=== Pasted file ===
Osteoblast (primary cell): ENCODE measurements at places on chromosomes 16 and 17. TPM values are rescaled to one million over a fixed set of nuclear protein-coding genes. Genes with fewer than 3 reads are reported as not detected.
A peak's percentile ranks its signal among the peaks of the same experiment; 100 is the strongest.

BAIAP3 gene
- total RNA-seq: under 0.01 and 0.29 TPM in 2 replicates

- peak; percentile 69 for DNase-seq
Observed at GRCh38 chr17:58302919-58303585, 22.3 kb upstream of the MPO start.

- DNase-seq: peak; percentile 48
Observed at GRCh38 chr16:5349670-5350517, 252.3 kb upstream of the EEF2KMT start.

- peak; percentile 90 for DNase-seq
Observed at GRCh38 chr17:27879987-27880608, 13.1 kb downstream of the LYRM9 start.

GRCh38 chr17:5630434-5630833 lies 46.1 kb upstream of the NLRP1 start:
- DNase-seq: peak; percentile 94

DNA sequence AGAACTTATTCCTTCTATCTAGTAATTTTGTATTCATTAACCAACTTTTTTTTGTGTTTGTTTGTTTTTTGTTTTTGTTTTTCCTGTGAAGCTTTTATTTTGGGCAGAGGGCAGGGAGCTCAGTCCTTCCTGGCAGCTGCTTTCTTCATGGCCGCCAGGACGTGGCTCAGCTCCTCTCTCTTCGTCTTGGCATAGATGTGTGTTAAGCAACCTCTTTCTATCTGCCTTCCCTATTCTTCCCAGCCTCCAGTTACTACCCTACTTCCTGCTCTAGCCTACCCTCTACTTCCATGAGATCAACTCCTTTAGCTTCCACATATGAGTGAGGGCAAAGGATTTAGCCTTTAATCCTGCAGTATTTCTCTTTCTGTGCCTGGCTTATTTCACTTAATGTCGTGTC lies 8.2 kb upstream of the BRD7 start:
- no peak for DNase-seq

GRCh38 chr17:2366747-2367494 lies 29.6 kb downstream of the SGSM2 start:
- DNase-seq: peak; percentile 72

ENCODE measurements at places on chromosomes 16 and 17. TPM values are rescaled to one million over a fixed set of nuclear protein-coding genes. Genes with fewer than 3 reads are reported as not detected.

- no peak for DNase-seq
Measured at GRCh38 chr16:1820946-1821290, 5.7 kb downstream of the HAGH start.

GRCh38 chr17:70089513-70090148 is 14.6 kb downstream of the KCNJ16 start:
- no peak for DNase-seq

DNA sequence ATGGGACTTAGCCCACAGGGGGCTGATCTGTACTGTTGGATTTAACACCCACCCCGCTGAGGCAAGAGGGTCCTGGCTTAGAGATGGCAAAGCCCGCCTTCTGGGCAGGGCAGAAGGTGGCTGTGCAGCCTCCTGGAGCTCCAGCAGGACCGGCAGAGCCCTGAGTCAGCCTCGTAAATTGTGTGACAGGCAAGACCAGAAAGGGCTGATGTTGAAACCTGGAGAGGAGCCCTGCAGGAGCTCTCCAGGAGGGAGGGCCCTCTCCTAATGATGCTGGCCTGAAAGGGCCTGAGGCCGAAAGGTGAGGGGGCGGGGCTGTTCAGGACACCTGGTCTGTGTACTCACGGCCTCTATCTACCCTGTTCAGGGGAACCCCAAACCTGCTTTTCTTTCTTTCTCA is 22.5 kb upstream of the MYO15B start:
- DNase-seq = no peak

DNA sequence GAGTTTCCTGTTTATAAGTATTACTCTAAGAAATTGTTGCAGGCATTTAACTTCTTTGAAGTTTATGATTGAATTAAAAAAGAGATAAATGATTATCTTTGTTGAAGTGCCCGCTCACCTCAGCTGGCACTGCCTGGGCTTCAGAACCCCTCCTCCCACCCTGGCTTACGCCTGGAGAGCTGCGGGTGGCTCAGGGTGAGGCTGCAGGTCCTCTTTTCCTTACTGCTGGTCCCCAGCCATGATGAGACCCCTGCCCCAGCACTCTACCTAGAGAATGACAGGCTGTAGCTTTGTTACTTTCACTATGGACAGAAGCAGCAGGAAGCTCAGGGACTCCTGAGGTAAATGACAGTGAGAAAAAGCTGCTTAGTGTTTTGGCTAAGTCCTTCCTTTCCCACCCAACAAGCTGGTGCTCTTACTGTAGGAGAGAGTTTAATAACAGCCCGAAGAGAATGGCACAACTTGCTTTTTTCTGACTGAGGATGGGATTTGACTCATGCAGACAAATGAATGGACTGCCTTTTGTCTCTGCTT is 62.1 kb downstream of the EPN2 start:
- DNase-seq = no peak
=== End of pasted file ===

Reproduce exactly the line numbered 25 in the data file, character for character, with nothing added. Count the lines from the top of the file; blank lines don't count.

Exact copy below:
- DNase-seq = no peak